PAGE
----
Immediate treatment is similar to other acute injuries, such as using RICE; rest, ice, compression, elevation. Anti-inflammatory medications can also be used to keep down the swelling. However, surgery is most often required, with a six week healing process.

So don't delay a trip to your Seattle podiatrist just because you think you know what's wrong with you. Be sure to avoid further injuries.

Call us today at 206-368-7000 for an appointment, often same day. You can also request an appointment online.

Get our free foot book "No More Foot Pain", mailed directly to your home.

Seattle foot and ankle specialist, Dr. Rion Berg offers foot care for patients with bunions, heel pain, diabetes, fungal toenails, ingrown nails, and surgical solutions when needed to residents of Seattle, Bellevue, Kirkland, Shoreline, Lake Forest Park, Mountlake Terrace, Lynnwood and other surrounding suburbs.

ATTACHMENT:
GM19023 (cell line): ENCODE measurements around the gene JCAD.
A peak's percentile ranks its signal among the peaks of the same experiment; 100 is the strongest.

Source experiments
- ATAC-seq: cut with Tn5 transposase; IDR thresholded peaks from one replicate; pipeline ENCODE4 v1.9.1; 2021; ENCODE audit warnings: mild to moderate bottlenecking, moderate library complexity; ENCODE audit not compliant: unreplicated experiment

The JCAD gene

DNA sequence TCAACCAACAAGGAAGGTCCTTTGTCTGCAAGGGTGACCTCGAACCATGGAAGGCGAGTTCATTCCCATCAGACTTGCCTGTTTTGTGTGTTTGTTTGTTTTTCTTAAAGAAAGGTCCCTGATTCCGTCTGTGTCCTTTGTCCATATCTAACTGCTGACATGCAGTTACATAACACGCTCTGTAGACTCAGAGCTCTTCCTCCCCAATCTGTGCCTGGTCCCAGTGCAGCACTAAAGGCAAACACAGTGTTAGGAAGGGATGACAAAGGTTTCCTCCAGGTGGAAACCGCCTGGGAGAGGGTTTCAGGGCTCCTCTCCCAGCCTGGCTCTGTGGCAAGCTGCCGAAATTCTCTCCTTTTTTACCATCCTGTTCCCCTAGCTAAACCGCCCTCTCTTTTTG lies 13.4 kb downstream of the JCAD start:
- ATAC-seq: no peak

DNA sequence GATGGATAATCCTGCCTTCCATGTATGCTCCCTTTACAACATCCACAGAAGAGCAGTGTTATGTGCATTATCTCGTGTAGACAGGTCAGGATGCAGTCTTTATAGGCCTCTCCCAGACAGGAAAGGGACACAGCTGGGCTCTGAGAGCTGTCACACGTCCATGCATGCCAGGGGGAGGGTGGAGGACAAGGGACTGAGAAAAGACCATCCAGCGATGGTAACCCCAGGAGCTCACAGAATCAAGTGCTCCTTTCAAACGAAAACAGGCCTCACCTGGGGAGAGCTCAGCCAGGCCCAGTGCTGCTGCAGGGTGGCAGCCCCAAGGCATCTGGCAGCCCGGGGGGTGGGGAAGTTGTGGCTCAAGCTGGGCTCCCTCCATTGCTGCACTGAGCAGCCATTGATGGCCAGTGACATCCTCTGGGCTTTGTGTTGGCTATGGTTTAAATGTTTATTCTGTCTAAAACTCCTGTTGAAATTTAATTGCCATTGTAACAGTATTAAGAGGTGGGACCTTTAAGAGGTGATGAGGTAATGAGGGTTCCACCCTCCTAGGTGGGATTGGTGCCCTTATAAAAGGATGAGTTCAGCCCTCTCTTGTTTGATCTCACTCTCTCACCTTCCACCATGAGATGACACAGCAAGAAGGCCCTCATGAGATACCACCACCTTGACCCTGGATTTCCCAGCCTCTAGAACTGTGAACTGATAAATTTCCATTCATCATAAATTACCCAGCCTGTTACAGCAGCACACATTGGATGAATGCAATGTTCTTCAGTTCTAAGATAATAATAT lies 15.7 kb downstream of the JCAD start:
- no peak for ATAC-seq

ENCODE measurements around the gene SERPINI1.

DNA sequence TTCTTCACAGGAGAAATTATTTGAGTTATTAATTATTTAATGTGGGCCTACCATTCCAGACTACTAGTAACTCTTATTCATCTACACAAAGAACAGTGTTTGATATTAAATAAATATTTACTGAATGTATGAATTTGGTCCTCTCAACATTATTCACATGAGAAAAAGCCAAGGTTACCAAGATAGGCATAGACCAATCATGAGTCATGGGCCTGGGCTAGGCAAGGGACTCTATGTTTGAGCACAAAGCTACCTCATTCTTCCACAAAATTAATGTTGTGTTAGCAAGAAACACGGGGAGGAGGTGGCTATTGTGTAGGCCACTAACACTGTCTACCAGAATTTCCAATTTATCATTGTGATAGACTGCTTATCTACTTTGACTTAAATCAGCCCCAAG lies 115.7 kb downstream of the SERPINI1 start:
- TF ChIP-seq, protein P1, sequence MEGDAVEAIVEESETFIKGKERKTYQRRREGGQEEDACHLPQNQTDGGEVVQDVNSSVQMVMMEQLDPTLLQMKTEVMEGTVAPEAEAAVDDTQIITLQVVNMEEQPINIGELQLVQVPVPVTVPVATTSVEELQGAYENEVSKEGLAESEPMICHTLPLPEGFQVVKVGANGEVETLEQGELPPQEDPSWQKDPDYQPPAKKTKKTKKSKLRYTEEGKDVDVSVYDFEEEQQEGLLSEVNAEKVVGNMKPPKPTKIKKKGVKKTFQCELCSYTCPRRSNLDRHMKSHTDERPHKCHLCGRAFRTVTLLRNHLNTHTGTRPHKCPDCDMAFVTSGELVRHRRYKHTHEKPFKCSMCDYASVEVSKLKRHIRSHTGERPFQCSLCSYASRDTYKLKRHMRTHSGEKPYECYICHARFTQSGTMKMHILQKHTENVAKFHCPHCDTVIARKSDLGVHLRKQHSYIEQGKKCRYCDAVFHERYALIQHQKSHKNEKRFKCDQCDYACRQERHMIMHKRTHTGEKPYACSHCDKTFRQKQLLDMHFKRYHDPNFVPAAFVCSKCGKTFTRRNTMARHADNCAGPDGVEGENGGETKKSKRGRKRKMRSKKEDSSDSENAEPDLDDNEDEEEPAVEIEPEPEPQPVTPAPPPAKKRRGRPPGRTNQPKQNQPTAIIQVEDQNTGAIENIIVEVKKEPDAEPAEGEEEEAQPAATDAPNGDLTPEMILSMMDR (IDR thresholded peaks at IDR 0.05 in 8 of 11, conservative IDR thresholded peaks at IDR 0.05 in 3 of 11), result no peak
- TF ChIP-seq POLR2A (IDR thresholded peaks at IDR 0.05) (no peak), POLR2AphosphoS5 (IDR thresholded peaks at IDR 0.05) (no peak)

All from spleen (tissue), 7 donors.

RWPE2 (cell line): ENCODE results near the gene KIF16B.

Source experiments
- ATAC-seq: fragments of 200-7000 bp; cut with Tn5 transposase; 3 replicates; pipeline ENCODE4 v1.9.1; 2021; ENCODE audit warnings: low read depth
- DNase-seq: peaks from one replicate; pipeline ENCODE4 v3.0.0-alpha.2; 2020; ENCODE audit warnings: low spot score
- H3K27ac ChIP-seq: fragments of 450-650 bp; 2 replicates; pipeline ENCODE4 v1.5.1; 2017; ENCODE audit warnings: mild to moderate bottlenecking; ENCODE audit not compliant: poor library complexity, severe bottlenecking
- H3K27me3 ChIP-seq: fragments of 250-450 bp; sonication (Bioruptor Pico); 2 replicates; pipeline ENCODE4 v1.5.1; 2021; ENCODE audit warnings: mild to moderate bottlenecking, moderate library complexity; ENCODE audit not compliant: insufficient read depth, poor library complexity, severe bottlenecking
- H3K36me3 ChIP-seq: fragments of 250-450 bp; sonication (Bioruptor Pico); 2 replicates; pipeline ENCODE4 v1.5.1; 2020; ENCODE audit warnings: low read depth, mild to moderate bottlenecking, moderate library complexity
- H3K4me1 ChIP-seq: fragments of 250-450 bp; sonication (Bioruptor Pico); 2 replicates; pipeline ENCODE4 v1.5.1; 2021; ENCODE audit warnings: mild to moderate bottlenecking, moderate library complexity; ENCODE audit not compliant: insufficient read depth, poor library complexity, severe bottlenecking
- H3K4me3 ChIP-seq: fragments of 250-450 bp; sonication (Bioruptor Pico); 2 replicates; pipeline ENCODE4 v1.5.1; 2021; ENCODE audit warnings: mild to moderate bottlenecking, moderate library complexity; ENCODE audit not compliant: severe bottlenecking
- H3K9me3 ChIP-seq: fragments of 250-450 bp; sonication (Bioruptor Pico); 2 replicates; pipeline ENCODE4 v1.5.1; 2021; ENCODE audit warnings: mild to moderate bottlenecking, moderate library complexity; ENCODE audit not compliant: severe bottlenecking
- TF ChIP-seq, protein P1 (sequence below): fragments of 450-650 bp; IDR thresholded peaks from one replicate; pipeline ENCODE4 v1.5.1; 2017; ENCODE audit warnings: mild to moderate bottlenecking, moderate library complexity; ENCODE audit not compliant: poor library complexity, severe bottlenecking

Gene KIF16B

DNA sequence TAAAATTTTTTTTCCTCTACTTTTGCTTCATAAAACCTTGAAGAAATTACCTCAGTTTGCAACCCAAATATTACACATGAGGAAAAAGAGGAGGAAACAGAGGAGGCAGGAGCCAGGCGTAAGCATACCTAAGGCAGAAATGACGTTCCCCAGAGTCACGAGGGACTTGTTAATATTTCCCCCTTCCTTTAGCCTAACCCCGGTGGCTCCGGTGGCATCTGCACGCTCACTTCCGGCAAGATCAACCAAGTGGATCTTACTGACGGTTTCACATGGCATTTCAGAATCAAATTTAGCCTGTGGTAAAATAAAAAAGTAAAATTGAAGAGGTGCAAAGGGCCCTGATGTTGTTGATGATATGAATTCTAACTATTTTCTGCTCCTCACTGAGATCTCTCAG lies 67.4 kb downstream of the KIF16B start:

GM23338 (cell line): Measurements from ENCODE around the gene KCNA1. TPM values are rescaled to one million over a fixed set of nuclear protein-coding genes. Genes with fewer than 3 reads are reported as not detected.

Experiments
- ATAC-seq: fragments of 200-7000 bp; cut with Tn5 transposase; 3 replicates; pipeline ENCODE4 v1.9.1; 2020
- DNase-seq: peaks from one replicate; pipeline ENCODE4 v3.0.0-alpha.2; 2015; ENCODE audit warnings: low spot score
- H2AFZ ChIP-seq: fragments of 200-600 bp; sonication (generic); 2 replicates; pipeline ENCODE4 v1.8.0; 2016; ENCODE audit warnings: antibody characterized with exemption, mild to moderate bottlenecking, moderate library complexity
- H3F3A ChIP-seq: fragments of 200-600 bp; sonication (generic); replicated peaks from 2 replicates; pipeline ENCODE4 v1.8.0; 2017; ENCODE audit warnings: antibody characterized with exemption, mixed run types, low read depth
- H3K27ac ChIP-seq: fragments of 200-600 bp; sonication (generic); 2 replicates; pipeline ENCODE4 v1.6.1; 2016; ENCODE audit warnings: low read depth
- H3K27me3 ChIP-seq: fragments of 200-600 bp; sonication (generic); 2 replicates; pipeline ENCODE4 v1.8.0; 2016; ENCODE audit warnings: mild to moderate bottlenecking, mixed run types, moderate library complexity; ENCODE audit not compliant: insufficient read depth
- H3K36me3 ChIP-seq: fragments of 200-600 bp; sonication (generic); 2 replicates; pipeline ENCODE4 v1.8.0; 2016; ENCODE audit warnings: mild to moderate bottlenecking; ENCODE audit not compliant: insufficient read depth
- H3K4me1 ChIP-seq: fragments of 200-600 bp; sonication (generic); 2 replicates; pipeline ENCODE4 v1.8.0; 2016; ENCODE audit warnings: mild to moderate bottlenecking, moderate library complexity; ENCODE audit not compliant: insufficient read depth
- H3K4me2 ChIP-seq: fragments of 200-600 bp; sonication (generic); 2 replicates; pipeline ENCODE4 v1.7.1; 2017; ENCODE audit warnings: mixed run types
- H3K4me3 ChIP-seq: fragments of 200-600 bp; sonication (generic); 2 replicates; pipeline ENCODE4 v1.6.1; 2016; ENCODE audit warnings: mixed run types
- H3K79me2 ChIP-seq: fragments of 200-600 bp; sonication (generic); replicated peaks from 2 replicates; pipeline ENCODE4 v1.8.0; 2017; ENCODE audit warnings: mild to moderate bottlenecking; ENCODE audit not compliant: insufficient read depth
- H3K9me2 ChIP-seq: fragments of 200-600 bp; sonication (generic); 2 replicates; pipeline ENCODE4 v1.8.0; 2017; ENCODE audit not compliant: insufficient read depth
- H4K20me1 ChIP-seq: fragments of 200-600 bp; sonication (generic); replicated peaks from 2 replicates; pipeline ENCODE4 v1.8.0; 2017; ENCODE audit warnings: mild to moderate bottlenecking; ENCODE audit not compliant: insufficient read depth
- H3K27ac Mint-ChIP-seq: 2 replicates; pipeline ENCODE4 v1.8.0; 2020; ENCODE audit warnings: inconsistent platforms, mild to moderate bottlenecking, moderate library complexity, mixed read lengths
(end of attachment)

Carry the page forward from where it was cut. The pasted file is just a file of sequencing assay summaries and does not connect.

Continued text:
Follow Dr. Berg on Facebook, Twitter, and Google+


By Dr. Rion Berg
February 11, 2016
Category: Heel pain
Tags: Untagged

British actress Kate Winslet broke her toe when she had a run in with a falling chair on the set of her latest film Triple 9. She plays a Russian mafia gangster, Irina Vlaslov, in a heist thriller to be released in theaters on Feb 26th, 2016. Instead of taking care of herself, Kate powered through her scene the next day jamming her poor toe into a pair of red boots so she could stay in character.

Does this sound like someone you know?